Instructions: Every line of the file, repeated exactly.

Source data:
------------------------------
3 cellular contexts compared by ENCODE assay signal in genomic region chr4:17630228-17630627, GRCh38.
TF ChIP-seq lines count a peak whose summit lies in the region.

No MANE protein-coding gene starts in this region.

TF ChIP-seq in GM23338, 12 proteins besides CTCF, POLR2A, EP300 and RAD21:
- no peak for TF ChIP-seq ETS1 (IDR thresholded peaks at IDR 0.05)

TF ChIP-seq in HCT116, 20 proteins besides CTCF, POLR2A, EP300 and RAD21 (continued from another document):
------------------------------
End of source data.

3 cellular contexts compared by ENCODE assay signal in genomic region chr4:17630228-17630627, GRCh38.
TF ChIP-seq lines count a peak whose summit lies in the region.

No MANE protein-coding gene starts in this region.

TF ChIP-seq in GM23338, 12 proteins besides CTCF, POLR2A, EP300 and RAD21:
- no peak for TF ChIP-seq ETS1 (IDR thresholded peaks at IDR 0.05)

TF ChIP-seq in HCT116, 20 proteins besides CTCF, POLR2A, EP300 and RAD21 (continued from another document):